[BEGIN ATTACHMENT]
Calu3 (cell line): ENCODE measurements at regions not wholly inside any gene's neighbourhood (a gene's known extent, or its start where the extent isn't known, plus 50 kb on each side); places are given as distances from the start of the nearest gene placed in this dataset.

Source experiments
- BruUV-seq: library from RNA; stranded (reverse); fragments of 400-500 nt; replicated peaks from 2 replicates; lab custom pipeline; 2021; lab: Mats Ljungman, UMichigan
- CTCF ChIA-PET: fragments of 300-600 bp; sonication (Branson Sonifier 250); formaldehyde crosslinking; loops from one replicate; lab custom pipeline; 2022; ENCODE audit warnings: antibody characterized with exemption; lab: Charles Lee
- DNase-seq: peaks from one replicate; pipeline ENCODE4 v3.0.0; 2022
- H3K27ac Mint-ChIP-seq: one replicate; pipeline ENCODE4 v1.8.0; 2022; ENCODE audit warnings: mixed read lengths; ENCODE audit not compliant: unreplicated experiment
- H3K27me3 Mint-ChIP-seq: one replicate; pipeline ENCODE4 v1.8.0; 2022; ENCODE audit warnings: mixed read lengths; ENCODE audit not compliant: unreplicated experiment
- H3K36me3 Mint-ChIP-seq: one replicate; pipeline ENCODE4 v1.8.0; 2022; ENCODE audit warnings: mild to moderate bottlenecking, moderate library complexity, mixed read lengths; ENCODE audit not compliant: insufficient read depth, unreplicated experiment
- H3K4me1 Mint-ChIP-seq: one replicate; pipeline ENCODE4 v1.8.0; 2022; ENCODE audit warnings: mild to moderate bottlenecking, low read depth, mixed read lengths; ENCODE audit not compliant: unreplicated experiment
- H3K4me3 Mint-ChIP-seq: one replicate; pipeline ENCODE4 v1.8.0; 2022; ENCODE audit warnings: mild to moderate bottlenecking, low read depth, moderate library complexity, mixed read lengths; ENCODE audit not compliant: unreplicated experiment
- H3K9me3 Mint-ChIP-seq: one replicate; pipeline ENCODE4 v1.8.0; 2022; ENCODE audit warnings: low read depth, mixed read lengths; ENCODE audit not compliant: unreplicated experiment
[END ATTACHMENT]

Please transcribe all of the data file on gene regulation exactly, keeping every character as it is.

Calu3 (cell line): ENCODE measurements at regions not wholly inside any gene's neighbourhood (a gene's known extent, or its start where the extent isn't known, plus 50 kb on each side); places are given as distances from the start of the nearest gene placed in this dataset.

Source experiments
- BruUV-seq: library from RNA; stranded (reverse); fragments of 400-500 nt; replicated peaks from 2 replicates; lab custom pipeline; 2021; lab: Mats Ljungman, UMichigan
- CTCF ChIA-PET: fragments of 300-600 bp; sonication (Branson Sonifier 250); formaldehyde crosslinking; loops from one replicate; lab custom pipeline; 2022; ENCODE audit warnings: antibody characterized with exemption; lab: Charles Lee
- DNase-seq: peaks from one replicate; pipeline ENCODE4 v3.0.0; 2022
- H3K27ac Mint-ChIP-seq: one replicate; pipeline ENCODE4 v1.8.0; 2022; ENCODE audit warnings: mixed read lengths; ENCODE audit not compliant: unreplicated experiment
- H3K27me3 Mint-ChIP-seq: one replicate; pipeline ENCODE4 v1.8.0; 2022; ENCODE audit warnings: mixed read lengths; ENCODE audit not compliant: unreplicated experiment
- H3K36me3 Mint-ChIP-seq: one replicate; pipeline ENCODE4 v1.8.0; 2022; ENCODE audit warnings: mild to moderate bottlenecking, moderate library complexity, mixed read lengths; ENCODE audit not compliant: insufficient read depth, unreplicated experiment
- H3K4me1 Mint-ChIP-seq: one replicate; pipeline ENCODE4 v1.8.0; 2022; ENCODE audit warnings: mild to moderate bottlenecking, low read depth, mixed read lengths; ENCODE audit not compliant: unreplicated experiment
- H3K4me3 Mint-ChIP-seq: one replicate; pipeline ENCODE4 v1.8.0; 2022; ENCODE audit warnings: mild to moderate bottlenecking, low read depth, moderate library complexity, mixed read lengths; ENCODE audit not compliant: unreplicated experiment
- H3K9me3 Mint-ChIP-seq: one replicate; pipeline ENCODE4 v1.8.0; 2022; ENCODE audit warnings: low read depth, mixed read lengths; ENCODE audit not compliant: unreplicated experiment